San Francisco, Calif., December 8, 2020 – The Linux Foundation, the nonprofit organization enabling mass innovation through open source, today announced the Janssen Project, a cloud native identity and access management software platform that prioritizes security and performance for our digital society. Janssen is based on the Gluu Server and benefits from a rich set of signing and encryption functionalities. Engineers from IDEMIA, F5, BioID, Couchbase and Gluu will make up the Technical Steering Committee.
Online trust is a fundamental challenge to our digital society. The Internet has connected us. But at the same time, it has undermined trust. Digital identity starts with a connection between a person and a digital device. Identity software conveys the integrity of that connection from the user’s device to a complex web of backend services. Solving the challenge of digital identity is foundational to achieving trustworthy online security.
While other identity and access management platforms exist, the Janssen Project seeks to tackle the most challenging security and performance requirements. Based on the latest code that powers the Gluu Server–which has passed more OpenID self-certification tests then any other platform–Janssen starts with a rich set of signing and encryption functionality that can be used for high assurance transactions. Having shown throughput of more than one billion authentications per day, the software can also handle the most demanding requirements for concurrency thanks to Kubernetes auto-scaling and advances in persistence.
“Trust and security are not competitive advantages–no one wins in an insecure society with low trust,” said Mike Schwartz, Chair of the Janssen Project Technical Steering Committee. “In the world of software, nothing builds trust like the open source development methodology. For organizations who cannot outsource trust, the Janssen Project strives to bring transparency, best practices and collective governance to the long term maintenance of this important effort. The Linux Foundation provides the neutral and proven forum for organizations to collaborate on this work.”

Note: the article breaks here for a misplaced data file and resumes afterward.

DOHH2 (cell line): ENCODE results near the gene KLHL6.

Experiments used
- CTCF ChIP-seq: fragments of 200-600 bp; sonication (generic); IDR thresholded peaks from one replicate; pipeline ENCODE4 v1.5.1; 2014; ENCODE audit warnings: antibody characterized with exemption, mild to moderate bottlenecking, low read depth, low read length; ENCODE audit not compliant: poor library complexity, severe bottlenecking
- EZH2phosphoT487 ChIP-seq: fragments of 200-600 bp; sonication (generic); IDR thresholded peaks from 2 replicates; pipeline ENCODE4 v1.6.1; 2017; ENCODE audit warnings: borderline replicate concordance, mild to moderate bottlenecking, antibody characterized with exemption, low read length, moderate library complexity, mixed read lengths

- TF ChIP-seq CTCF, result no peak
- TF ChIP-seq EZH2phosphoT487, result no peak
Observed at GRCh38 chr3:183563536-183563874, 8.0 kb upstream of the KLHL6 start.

The Gluu engineering teams chose the Linux Foundation to host this community because of the Foundation’s priority of transparency in the development process and its formal framework for governance to facilitate collaboration among commercial partners.
New digital identity challenges arise constantly, and new standards are developed to address them. Open source ecosystems are an engine for innovation to filter and adapt to changing requirements. The Janssen Project Technical Steering Committee (“TSC”) will help govern priorities according to the charter. The initial TSC includes:
“BioID’s biometric authentication service provides GDPR compliant, device independent, 3D liveness detection and facial recognition APIs, supported out-of-the-box by the Janssen project. Exposing BioID’s capabilities via OpenID Connect makes sense in many cases, especially as part of the rollout for a large organization. The availability of a high quality open source implementation of OpenID Connect gives us more options to build products and to expand the options for our customers to deploy our technology,” said Alexander Werner, Software Engineer at BioID.
“The Couchbase database is supported today in the Janssen project for both caching and persistence. This makes sense given the distributed, elastic, in-memory requirements for a multi-cloud, hyper-scale identity service. Contributing to this project aligns with our goal to advance open source infrastructure software that results in more options for the Couchbase community,” said Ian McCloy, Principal Product Manager at Couchbase.
“It’s an immense pleasure to join the Janssen Project, as it’s aimed to improve the performance, reliability and security on OAuth2 Components that are similar to NGINX Principles. Being part of Linux Foundation, the Janssen Project will be well governed and evolve with the open source community to achieve its goals,” said Rajesh Bavanantham, F5.,/p>
“I have been a part of the Gluu community for many years. I’m excited to see the project moving to the Linux Foundation where we can collaborate with an even larger ecosystem of individuals and companies,” said Will Cayo, IDEMIA.
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